The electronics industry is critical when considering Japan's competitiveness, because it has driven the Japanese economy, along with steel and automotive manufacturing, providing larger market opportunities and job creation. However, Japanese global players in the electronics industry have been facing serious unprofitability problems, although they have invested a high level of research & development, and introduced numerous world-leading new products, such as the DVD, flat screens, digital cameras, and mobile phones for a global market (see tables 1 & 2)
|This serious unprofitability problem leads to loss of competitiveness, not only in the short term, but also in the long term because the Japanese electronics manufacturers are not able to continuously invest in developing strong products that meet consumer needs.
Why are Japanese manufacturers in the electronics industry not enjoying profitable business?
The author’s tentative answers to this question are as follows:
1. Firstly, there is an absence of a clear scenario which outlines a profitable value chain. It is necessary to build a better business model that identifies the source of profit, and that considers how the company strengths fit to that model.
It has been said in the ‘smile curve’ theory of profit in the value chain, that higher profitability can be found in both the downstream and upstream sections of the value chain, but not in between at the manufacturing site. However, lots of Japanese manufacturers still think that manufacturing and parts assembly is a source of competitiveness.
It is also necessary to reconsider the profit scope of the business in conjunction with its strengths as a manufacturer, such as manufacturing services (promoting consumables goods sales, maintenance and contents business), enhanced upstream business (entry into material business), and direct business incorporating the distribution function.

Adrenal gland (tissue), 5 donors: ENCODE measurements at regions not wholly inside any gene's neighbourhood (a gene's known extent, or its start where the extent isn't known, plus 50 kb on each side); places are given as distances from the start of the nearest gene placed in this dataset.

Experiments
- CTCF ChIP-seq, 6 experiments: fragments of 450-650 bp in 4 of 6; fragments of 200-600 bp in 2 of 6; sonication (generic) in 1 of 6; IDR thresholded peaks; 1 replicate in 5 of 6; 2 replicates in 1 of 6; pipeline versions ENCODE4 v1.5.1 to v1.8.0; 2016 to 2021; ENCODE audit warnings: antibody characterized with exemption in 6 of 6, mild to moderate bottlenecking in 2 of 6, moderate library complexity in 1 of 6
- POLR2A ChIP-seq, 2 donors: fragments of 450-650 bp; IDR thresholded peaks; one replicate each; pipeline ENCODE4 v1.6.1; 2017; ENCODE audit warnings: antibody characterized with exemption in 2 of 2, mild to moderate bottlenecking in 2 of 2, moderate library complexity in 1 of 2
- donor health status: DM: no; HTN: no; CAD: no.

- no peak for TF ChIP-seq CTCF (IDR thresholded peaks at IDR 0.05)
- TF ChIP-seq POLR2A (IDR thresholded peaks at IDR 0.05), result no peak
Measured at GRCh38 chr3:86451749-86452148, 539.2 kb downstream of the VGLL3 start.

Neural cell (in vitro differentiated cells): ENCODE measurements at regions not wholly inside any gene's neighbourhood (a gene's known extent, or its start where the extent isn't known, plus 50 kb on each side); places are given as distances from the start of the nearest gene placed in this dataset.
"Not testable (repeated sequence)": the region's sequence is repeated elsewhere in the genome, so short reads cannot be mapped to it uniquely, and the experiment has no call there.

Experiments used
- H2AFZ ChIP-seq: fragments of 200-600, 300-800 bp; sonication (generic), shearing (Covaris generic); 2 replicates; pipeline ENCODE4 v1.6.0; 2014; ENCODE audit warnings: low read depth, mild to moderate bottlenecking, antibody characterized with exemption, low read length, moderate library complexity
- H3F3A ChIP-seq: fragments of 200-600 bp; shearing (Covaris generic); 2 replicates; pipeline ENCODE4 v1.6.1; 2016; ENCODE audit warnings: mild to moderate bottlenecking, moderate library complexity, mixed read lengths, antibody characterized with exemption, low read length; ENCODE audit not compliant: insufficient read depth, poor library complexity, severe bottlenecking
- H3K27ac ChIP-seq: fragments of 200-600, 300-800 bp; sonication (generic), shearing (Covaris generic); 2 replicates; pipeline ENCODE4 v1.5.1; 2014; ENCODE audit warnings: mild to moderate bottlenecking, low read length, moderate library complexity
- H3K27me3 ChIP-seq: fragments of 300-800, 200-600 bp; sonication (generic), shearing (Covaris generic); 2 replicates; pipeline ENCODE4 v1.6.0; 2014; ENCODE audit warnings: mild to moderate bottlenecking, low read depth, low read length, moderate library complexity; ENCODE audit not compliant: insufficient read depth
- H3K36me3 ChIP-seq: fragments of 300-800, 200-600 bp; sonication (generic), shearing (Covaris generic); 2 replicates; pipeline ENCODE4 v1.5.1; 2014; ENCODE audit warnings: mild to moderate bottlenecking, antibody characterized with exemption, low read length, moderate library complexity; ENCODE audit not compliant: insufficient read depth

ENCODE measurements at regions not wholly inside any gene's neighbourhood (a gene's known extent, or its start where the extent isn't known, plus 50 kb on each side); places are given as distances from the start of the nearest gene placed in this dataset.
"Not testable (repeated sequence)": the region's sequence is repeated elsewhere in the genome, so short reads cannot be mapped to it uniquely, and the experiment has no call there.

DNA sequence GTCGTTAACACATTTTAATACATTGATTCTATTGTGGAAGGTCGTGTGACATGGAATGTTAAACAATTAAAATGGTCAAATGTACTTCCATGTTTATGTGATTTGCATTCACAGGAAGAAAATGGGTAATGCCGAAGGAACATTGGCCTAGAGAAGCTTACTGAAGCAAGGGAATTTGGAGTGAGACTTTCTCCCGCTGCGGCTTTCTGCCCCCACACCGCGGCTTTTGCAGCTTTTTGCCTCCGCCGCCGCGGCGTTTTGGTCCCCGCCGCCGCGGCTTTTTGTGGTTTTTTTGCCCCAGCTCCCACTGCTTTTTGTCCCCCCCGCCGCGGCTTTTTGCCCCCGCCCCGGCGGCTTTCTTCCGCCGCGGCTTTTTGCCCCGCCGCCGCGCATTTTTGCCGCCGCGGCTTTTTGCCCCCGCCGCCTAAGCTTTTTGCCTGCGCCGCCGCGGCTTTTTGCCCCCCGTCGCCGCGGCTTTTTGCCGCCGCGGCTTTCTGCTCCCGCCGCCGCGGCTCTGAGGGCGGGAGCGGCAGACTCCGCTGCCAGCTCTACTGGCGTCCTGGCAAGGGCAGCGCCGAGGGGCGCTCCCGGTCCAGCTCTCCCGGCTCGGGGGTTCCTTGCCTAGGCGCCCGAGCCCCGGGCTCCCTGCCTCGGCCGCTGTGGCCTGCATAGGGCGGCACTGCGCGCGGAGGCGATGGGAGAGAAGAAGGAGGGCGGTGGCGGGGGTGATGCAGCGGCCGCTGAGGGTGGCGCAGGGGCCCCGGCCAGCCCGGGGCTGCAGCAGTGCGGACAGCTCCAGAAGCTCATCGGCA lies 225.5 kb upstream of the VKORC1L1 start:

2. The second reason arises from an excessively strong organizational culture based on process innovations, such as “Kanban” and “Kaizen” that have prevented the reconstruction of the core business in order to match environmental changes, and thus create profit as an implementation of strategy.
Because of Japanese manufacturers’ rigid approach, the implementation of core business reconstruction is rarely implemented until it is too late and the business collapses. This strong process-oriented culture has forced employees to do everything they possibly can to increase sales and profits and to prevent the collapse of business, but this in return, has resulted in delayed or difficult implementation of reconstruction of the core business.
3. The third reason is the gap between recognition of technology value and market needs in the process of global business development. In order to collect returns from the high level of investment in technology innovation, businesses need to pursue economies of scale for production and sales through expanding into the global markets.
However, the high product quality of Japanese manufacturers, with associated high prices, does not fit customer needs in emerging markets, who instead prefer the low-end price products. This is not just a matter of pricing, but also a matter of scope for product development; how to meet customer needs, and capture the necessary technology developments.
As someone who has worked in the electronics industry over 30 years, I have identified the key factors within Japanese firms in the electronics industry which relate to globalization (Nagashima, 1999) and innovation through collaboration with retailers (Itoh and Nagashima, 2009).
Facing new challenges to secure profitability through continuous creation of technology innovation, it is essential for Japanese firms to promote growth strategies. Consequently, Japanese firms in the electronics industry cannot escape globalization that, in turn, could lead to business growth, by pursuing economies of scale for production and sales. Hence, from a globalization viewpoint, I would like to observe and make in-depth analysis of, how Japanese firms try to solve the above mentioned problems, using my empirical studies within the industry. I hope that these empirical studies, based on an insider’s knowledge of the business and its organizational relationships, can contribute to clarify a complex phenomenon in the real business world.
Nagashima, “Innovation Management for Globalization -The Case of Japanese Enterprise”, working paper of Kobe University, 1999 Oct. (In Japanese)
Itoh and Nagashima, “Global Supply Chain Management”, Journal of Marketing & Distribution, 2009 June.Vol.12, No.1. pp. 33-48. (In Japanese)